In my last post, a reader asked an excellent question that I thought I’d provide my perspective on. This particular issue is complex, so bear with me. Here’s the question:
If quantum computing is eventually bound to change and transform the computing business landscape completely, how come that companies with deep pockets like Intel and IBM are not planning any version of quantum computer any time soon, but they still focus only on traditional computing? If your work is worthwhile, why a company such intel, which can throw US$4 billion into a fab, can not spend a hundreth of this money to finance DWave (editor’s note: or any effort, including an internal one)?
There are at least three good reasons why a big company would decide not to invest in quantum computing as it’s currently perceived. The first is an economic argument based on the time value of money. I have a great article on this by HP’s Stan Williams that anyone interested in this question should read. Here it is:
The punchline is that any opportunity sufficiently far away with sufficient risk isn’t a good investment regardless of the size of the opportunity.
The second good reason is covered in Clay Christensen’s The Innovator’s Dilemma, which is another must-read for understanding the dynamics of technology strategy in big companies. The main point is that businesses acting rationally produce products that their customers ask for. It’s not rational to produce something that no-one wants. Major disruptive technologies are sometimes things that no-one is asking for (like QCs). This is related to the first reason. People working on QCs seem to think that companies like IBM etc. will try to build these just because they are cool. That’s not the way this type of thing works. People invest in technology development because they believe people will want to buy it. What argument would someone inside IBM use to justify a long-term high-risk high-expense internal QC effort? If there were clear large-market applications where you could definitely say, if we built this we would own a new $10B/year market with 100% margins then maybe you could justify the investment. But currently there is an extreme lack of clarity “out there” on the issue of what you’d do with a QC if you had one.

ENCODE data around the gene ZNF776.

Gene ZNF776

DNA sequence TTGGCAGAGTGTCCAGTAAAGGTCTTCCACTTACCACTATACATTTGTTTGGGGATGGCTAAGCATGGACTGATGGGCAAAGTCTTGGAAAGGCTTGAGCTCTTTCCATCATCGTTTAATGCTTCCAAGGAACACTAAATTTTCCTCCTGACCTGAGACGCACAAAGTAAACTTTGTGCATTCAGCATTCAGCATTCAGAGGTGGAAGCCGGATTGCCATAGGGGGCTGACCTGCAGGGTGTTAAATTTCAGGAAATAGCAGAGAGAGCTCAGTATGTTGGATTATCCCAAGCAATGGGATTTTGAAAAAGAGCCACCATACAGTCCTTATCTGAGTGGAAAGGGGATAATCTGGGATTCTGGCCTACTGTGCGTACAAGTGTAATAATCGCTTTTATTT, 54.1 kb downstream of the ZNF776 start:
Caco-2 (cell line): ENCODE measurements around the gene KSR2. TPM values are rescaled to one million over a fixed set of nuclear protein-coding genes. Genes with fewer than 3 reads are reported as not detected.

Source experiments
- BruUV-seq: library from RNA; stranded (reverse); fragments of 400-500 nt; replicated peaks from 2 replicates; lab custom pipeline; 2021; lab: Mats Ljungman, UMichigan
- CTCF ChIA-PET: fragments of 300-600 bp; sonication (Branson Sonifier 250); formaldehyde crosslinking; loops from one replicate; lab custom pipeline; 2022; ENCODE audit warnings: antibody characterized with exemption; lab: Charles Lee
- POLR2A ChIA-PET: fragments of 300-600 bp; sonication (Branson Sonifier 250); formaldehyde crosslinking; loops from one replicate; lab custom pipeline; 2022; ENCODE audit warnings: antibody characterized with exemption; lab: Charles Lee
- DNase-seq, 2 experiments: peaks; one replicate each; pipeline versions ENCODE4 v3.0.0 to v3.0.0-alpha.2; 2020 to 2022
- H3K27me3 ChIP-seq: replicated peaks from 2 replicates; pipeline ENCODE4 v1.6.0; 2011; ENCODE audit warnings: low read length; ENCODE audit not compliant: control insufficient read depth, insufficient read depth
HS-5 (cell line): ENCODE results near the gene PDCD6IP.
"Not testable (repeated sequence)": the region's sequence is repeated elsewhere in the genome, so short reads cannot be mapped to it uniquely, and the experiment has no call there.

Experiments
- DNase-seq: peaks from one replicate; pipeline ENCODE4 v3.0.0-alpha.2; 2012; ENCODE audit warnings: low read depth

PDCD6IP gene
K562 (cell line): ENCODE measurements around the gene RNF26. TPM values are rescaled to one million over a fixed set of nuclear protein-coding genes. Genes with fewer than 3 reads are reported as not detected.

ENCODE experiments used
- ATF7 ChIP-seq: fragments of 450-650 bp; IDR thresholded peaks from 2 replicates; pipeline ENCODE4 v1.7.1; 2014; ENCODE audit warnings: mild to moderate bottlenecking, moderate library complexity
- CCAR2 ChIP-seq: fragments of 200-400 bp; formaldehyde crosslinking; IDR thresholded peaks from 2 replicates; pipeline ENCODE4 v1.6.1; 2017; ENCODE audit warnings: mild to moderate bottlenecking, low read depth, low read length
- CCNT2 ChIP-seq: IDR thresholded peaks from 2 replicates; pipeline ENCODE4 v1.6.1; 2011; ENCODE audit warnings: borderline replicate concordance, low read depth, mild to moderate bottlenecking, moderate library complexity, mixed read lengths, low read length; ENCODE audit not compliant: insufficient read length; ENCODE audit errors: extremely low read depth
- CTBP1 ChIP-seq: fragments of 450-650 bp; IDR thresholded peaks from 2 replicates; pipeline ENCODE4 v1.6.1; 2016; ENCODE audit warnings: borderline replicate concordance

The third good reason was pointed out by a respondent to the original question. If you’re an IBM, HP, etc., it makes a lot of sense to argue as follows: Look, we don’t know at least two things. One, we don’t know what the roadmap for QC development looks like. Some say QCs will never be built. Most people say machines competitive with conventional approaches are 20 years away. Some people say 5. Some (ie me) point out that QCs are already being sold (NMR QCs) at high margins. Two, we don’t know what the market looks like. What are the applications? Who are the customers? What’s the size of the opportunity over time? So given both enormous technical and market risk, let’s do the following. Let’s wait and see what happens. If a competitor or a start-up can actually demonstrate (1) sufficient reduction of technical risk, (2) a clear path to real scalability (note: I don’t mean scalability in the sense that it’s sometimes used in research articles, ie. in principle scalable, I mean practically scalable), and (3) clear market information, most likely in the form of paying customers and a high margin business model with high growth (~40%+ year over year revenue growth), then these big guys figure that they can always get in on the action by partnering, acquiring, licensing, etc. It is rational to pay more for less risk. If I were the CEO of IBM, given the information currently publicly available, that’s certainly the strategy I would use.